How many videos of animals “talking” have you watched on YouTube? Don’t you wish those were real? Well, it looks like someone listened to your wishes and developed a product especially for you.
The Nordic Society for Invention and Discovery (that’s a long name, isn’t it?), the research lab behind such hits as the iRock chair and Nebula 12, the surreal cloud making chandelier, thought that man’s best friend should be given a voice, and by that they mean more than just woofs that could be misinterpreted so easily. No More Woof is an EEG reading headset that can translate the thoughts of our companions into comprehensible English.
A Raspberry Pi microcomputer is included for the interpretation of the brainwaves recorded by the No More Woof headset. Upon discovering certain thought patterns corresponding to brainwaves of a particular frequency, the researchers proceeded to making a fully functional prototype. These thought patters are then translated into human language that pet owners can ultimately hear via a loudspeaker. Don’t expect to become Dr. Doolittle any time soon, though, as this EEG headset only enables dogs to talk to you.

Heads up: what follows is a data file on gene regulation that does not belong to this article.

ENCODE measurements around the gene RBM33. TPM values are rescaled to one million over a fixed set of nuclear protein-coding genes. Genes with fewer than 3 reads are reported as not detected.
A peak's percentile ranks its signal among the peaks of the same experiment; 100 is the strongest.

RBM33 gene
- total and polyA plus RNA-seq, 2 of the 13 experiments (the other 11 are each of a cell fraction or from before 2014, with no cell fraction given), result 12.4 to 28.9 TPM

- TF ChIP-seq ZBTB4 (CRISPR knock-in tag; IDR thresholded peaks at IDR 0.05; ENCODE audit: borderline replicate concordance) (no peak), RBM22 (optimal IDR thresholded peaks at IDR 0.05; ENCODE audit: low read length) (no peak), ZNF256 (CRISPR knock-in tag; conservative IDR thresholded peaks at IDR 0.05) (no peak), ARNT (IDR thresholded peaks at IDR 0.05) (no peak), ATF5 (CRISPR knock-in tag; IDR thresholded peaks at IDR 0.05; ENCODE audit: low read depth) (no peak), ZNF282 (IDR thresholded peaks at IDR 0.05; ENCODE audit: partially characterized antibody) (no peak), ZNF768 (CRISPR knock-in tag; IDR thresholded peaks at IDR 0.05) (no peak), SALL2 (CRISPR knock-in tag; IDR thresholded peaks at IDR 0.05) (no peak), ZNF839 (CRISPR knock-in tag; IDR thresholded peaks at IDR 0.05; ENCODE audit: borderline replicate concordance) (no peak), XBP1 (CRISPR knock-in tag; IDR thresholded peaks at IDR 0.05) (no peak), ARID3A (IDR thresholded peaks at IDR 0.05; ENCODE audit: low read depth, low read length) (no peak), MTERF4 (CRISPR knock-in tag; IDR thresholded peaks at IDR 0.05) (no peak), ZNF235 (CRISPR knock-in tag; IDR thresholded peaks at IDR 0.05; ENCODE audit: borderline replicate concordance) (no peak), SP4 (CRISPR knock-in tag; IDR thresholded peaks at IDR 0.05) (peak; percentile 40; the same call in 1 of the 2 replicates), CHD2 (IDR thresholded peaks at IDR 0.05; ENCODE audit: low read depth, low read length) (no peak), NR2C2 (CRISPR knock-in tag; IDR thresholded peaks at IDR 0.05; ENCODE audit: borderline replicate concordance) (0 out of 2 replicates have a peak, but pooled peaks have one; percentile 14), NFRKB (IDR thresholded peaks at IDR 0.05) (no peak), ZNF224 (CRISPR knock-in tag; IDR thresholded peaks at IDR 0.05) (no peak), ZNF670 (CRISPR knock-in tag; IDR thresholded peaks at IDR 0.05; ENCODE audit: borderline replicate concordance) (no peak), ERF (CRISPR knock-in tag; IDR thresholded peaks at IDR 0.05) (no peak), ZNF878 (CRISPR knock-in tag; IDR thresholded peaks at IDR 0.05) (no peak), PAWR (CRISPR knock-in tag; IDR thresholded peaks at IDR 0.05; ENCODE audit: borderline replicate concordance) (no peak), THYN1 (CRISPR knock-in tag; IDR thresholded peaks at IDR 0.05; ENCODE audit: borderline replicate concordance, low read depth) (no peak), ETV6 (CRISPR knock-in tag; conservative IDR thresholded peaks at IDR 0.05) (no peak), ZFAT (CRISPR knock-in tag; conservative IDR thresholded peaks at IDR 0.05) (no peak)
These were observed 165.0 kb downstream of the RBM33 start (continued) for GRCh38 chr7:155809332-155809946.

The team of researchers turned to Indiegogo to crowdfund their project. No one can dispute the success of their campaign, as at press time they raised $13,021 out of the initial goal of $10K, and they still have 55 more days to go. I guess we’ll all speak doggish pretty soon! Or was it the other way around? Hmmm… Depending on how many thought patters you want the NMW headset to discern, you can pick between the $65 NMW Micro and the $300 NMW Standard. Apparently there’s also a $600 edition for early adopters.
Allow me to be a bit skeptical (oh, no, I don’t doubt for a single second the capacity of Swedish people to invent incredible things), but for the moment all we can do is take the word of these researchers for granted. They do claim that at this stage the No More Woof headset is still experimental, so we’ll have to wait till the funders will get their products to see if they really work or not.
I know that certain breeds are more difficult to train than others, so I’d be really curious to hear what the more stubborn specimens have to say for themselves. Probably “Hell, no, I’m not doing that thing!”